Meet The Veterans Flying Vintage Helicopters In Hampton, Georgia

Visit the Army Aviation Heritage Foundation and Flying Museum and you can even take to the skies with these American heroes.

Army Aviation Heritage Foundation and Flying Museum

This is Visit Henry County

Founded in 1997 in Hampton, Georgia, the Army Aviation Heritage Foundation and Flying Museum as a way for veterans to remain involved while teaching civilians about the aircraft used in the wars.

“It was a vision of an airline entrepreneur and his father, who was a retired Army two-star general,” said Fred Edwards, interim operations manager for the foundation. “They founded [it] to promote army aviation and to support veteran's causes in a lot of ways.”

The burgeoning organization started with a collection of Army aircraft that were lovingly restored, including Vietnam era Army aircraft like the AH-1 Cobra helicopter and the Bell UH-1 Iroquois, often called the “Huey.” Some of the foundation’s aircraft were flown until the nineties and early aughts before being retired.

“[When the foundation started], you had a bunch of Vietnam veterans that were still in their forties, fifties. They were young enough to have the energy and the enthusiasm and the willingness to stand this organization up.”

These volunteers, including veterans and non-veterans with specific knowledge, remain at the core of the foundation’s operations, maintaining the fleet in the hangar south of Atlanta.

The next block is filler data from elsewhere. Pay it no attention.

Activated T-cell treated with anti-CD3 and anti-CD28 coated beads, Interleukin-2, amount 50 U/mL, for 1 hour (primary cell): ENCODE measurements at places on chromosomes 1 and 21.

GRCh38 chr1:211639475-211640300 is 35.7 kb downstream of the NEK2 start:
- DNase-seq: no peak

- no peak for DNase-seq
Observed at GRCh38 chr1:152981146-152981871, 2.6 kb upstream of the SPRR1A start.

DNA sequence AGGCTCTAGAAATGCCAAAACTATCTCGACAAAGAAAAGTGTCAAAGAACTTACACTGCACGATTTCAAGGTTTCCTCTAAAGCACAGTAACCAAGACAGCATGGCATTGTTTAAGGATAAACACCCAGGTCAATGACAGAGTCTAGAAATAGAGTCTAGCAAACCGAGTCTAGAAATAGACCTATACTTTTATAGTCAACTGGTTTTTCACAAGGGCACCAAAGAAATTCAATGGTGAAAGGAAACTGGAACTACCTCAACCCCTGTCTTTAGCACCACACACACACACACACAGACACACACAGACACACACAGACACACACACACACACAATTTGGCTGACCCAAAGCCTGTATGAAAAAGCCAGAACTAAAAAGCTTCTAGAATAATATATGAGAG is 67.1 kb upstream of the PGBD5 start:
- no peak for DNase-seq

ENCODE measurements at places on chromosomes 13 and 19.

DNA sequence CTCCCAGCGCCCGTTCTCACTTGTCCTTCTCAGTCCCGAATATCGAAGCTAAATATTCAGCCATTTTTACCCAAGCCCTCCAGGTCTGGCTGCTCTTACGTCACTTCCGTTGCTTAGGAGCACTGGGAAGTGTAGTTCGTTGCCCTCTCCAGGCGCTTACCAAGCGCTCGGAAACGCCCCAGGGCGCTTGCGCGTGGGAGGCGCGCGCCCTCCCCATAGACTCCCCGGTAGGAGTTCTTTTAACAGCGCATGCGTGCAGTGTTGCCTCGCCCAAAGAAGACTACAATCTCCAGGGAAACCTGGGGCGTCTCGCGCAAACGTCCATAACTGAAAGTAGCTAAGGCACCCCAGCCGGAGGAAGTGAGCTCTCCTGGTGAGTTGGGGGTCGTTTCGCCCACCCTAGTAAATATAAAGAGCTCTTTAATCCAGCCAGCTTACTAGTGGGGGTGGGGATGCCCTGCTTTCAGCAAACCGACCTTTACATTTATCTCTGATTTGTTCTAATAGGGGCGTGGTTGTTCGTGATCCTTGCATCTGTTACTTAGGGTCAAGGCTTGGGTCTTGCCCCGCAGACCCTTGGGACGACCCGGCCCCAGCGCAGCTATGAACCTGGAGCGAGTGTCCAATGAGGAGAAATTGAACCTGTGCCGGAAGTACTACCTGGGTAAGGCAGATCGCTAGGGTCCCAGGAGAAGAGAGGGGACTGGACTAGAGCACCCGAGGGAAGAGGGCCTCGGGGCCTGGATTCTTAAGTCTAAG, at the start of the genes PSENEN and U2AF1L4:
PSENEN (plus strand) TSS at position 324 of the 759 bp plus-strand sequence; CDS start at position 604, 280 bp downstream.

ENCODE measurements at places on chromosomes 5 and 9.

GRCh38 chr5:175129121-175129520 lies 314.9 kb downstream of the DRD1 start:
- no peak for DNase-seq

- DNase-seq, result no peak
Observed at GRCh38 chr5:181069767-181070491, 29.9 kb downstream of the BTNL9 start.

Army Aviation Heritage Foundation and Flying Museum Close Up Vet at Helicopter

This is Visit Henry County

“As an all volunteer organization that does all their own maintenance, and compliance procedures, and flying, and training, and parts management, and all those things that go into running an aviation organization. That's a significant undertaking,” says Edwards.

The Army Aviation Heritage Foundation has expanded to additional chapters in St. Louis, Missouri and in Phoenix, Arizona, each with its own flyable aircraft and volunteers.

But what makes the foundation so unique is the interactive experience visitors can have. Most months, the volunteers open their doors so people can ride in one of the aircrafts, taking in views of Atlanta Motor Speedway and the city’s suburbs as the breeze rolls into the open windows.

The foundation’s aircraft can accommodate between two and six passengers depending on the size.

Army Aviation Heritage Foundation and Flying Museum Visitors

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“We also give rides in the AH-1 Cobra helicopter. It's an attack helicopter and can only seat two people at a time. So the rider will sit in the front seat, which is the gunner station. It's a unique experience. We're the only ones in the world that give rides in the Cobra.”

Army Aviation also participates in air shows across the country that are attended by upwards of 20,000 people, only spreading awareness of the organization, especially to younger generations whose relatives flew the aircraft.

“We went to Dayton, Ohio, in late July this year, and we flew over 800 people in a weekend in the Huey.”

Edwards himself is a retired military officer, flying helicopters in the 1980s before retiring in 1999. A friend who was a member of the foundation reached out in 2015, which gave him the chance to fly again.

“Some retired people like myself come here, and this is a worthy effort and a worthy cause if you want to be a part of a non-profit. I can't think of one better than this one,” he says.

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